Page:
18 November 2016

A Thank You Note

Dear Ultrasound Technician,

I am so sorry that I do not remember your name, or your exact title, but I wanted to send a note and thank you for being so kind to me.  I came in on Monday 10/24 for an ultrasound and meeting with Dr. Eisenhauer.  Even though this was my first pregnancy I knew I was having a miscarriage.  My friend had told me that when she had a miscarriage her ultrasound technician was cold and clinical so I should go in prepared for the worst on all fronts. But you were the exact opposite.

I came to the appointment alone.  I like to be independent and stalwart and told my husband he didn’t need to leave work because we both knew the dreaded outcome.  I figured this knowledge was enough to get me through.  But I grossly underestimated how seeing the little bean on a screen would simultaneously make the pregnancy and the loss of the pregnancy viscerally real. 

My husband and I hadn’t planned on getting pregnant.  I am of “advanced maternal age” and he is a testicular cancer survivor.  We figured we would never be able to have a child.  So when I took a pregnancy just a week before and it came back positive, we were in shock.  So I took two more pregnancy tests. We gingerly talked about our hopes for a boy or a girl.  How we thought we would be as parents.  How we would arrange our lives to accommodate this beautiful surprise.  We also talked about the reality of my age and the increased risk of having a miscarriage.  He didn’t want to tell anyone that we were pregnant.  I couldn’t contain myself and told my sister and best friend. 

I called the baby “Squeaky”.  And for several days I carried my secret little Squeaky and the motherly dreams that come with planning a child’s future.

But Squeaky wasn’t real.  He/she was just an idea.  Until I was there, in your office and you showed me the screen, and the sack, and that there was no heartbeat.  And you were kind.  And gentle.  And I did my best to be stalwart.  But my heart betrayed me and I couldn’t contain the gravity of that moment.  I was pregnant.  Squeaky was real.  And for whatever reason Squeaky had died.  

I had no idea how heavy, how alone, how devastating that moment would be.  I instantly regretted not having my husband with me.  I was caught off guard by my reaction to that moment.  And I started to cry.  And you were kind.  And gentle.  At one point you touched my shoulder and said it wasn’t my fault.  And I needed that.  I needed someone to touch me, to ground me in that moment, to speak to the guilt and anguish that overwhelmed me.  And you did that.  You were perfect.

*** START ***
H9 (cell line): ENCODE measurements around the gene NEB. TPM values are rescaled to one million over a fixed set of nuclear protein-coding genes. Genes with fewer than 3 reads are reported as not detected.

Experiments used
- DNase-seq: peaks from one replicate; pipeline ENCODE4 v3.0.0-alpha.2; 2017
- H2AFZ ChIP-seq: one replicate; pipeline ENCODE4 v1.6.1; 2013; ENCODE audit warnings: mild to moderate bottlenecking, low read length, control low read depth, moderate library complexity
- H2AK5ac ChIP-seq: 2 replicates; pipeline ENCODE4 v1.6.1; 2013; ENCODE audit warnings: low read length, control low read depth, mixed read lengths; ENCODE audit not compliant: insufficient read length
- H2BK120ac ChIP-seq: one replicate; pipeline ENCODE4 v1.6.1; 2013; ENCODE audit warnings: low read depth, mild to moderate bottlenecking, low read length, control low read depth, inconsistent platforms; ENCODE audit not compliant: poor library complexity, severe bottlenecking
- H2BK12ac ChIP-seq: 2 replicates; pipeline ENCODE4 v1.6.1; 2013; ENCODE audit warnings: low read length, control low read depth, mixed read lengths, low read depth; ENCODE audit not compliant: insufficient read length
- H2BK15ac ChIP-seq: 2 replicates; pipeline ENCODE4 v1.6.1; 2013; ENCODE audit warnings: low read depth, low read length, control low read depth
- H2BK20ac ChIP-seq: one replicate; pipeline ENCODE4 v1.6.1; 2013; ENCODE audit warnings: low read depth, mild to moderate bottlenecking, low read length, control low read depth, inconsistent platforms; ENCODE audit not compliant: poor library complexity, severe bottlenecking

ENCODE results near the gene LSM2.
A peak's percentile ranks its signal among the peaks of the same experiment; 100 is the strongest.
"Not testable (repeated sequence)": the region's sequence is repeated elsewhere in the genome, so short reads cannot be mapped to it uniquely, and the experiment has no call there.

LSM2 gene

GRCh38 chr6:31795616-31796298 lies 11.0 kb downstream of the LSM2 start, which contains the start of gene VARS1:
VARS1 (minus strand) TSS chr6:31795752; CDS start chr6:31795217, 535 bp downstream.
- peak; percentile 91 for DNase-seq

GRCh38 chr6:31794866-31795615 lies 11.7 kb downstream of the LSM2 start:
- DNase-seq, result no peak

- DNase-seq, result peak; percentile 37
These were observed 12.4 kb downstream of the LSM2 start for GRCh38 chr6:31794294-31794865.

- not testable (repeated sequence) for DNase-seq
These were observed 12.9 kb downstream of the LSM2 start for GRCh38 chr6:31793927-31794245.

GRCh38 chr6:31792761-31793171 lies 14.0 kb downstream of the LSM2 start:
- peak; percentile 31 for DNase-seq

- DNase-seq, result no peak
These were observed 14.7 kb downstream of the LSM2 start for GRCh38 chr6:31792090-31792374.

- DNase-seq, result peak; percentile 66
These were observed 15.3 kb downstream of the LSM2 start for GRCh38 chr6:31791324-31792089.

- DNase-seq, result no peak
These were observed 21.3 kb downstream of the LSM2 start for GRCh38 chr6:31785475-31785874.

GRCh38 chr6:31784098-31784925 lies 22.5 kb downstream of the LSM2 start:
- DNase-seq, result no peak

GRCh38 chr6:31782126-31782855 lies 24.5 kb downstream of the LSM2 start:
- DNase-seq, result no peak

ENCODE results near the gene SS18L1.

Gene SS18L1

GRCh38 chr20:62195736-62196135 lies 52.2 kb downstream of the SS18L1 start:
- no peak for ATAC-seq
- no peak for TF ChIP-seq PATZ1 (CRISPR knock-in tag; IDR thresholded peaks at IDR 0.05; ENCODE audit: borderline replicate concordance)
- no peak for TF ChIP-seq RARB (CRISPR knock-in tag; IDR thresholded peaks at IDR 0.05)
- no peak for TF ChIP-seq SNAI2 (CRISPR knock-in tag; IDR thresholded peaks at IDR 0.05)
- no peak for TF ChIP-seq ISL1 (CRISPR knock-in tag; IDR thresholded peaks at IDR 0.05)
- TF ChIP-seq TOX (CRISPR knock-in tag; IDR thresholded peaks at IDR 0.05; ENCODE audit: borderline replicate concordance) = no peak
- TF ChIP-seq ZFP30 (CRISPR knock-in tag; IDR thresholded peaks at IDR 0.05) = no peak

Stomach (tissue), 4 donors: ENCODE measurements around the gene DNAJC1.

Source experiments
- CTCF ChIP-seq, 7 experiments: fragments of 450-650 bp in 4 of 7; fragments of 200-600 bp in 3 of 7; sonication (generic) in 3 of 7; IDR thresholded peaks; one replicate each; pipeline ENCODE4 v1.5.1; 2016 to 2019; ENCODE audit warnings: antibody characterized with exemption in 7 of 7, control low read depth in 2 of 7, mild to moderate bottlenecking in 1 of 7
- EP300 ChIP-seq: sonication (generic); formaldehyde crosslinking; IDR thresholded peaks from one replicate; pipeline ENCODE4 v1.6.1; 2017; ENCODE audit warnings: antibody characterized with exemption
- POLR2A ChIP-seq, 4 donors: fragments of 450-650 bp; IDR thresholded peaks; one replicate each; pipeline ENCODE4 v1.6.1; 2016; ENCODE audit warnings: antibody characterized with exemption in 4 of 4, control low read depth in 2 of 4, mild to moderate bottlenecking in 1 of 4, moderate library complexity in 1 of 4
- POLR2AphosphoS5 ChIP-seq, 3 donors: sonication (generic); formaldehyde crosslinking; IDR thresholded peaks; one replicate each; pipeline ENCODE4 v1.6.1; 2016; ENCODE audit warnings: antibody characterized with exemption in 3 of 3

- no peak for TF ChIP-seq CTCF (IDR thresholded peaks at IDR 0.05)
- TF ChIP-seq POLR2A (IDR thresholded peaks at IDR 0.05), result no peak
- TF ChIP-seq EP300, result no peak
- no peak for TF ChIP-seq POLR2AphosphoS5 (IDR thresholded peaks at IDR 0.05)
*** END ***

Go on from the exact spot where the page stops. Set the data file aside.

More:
I am a therapist.  I specialize in grief, loss, and trauma.  I have worked with women who have gone through infant loss for years.  I am full of book knowledge about how to help people.  But at that moment I could not help myself.  So thank you for being so gentle with me and the situation.  Thank you for saying not only the right thing, but the comforting thing.  Thank you for helping to hold the heaviness of that moment.  I have no doubt your day is full of extremes.  People elated, and people devastated.  I know what it’s like to sit with the devastated, but I’m accustomed to being on the other side of the equation.  When the table was turned I was filled with gratitude that you were the one there. 

I may never meet you again.  But I wanted you to know how much you and your kindness means to me.  Over the last week and a half my heart has been rent in twain.  I cry…a lot.  I have a hard time thinking.  I see pregnant women and reminders of my loss everywhere.  But amidst my grief I am full of gratitude for the gentle souls who have offered me comfort through this process.  You being the first.  Thank you. 

Sincerely,
Carrie L. Hanson-Bradley


3 comments:

Sharla said...

Oh Carrie. I'm saddened to hear that you're going through this. I'm grateful that the ultrasound tech was compassionate, grateful that your husband is a strength to you. And hope that you continue to feel strength and comfort when you need it most. I haven't looked at or written on my own blog in ages, but I was looking at it tonight, then clicked to your blog next. I'm glad I did. I've been silently working through my own grief this month, it's been two years ago this month that I also had a miscarriage. I've been surprised at how the emotions have hit me recently. It's not just something you "get over" is it? These little beings matter to us. I send my love and prayers.

Mike Allison said...

Tragic but full of creativity and hope. Children are truly gifts from our Heavenly Father but we believe they're more. Was I meant to be Samantha's father-most certainly. Did I deserve her- no. We work it out in our heads though don't we? Why some do and some don't. Why some can and some can't. It's the wondering I think, that grabs us. Wondering if we're doing the right thing; if we've somehow missed an offramp on the super-stuffed highway of life. What's good about this moment? For me it's looking up at the Sunday morning TV just now and seeing Joel Olsteen....with the volume turned all the way down. Silence really is golden.

Mike Allison said...

Tragic but full of creativity and hope. Children are truly gifts from our Heavenly Father but we believe they're more. Was I meant to be Samantha's father-most certainly. Did I deserve her- no. We work it out in our heads though don't we? Why some do and some don't. Why some can and some can't. It's the wondering I think, that grabs us. Wondering if we're doing the right thing; if we've somehow missed an offramp on the super-stuffed highway of life. What's good about this moment? For me it's looking up at the Sunday morning TV just now and seeing Joel Olsteen....with the volume turned all the way down. Silence really is golden.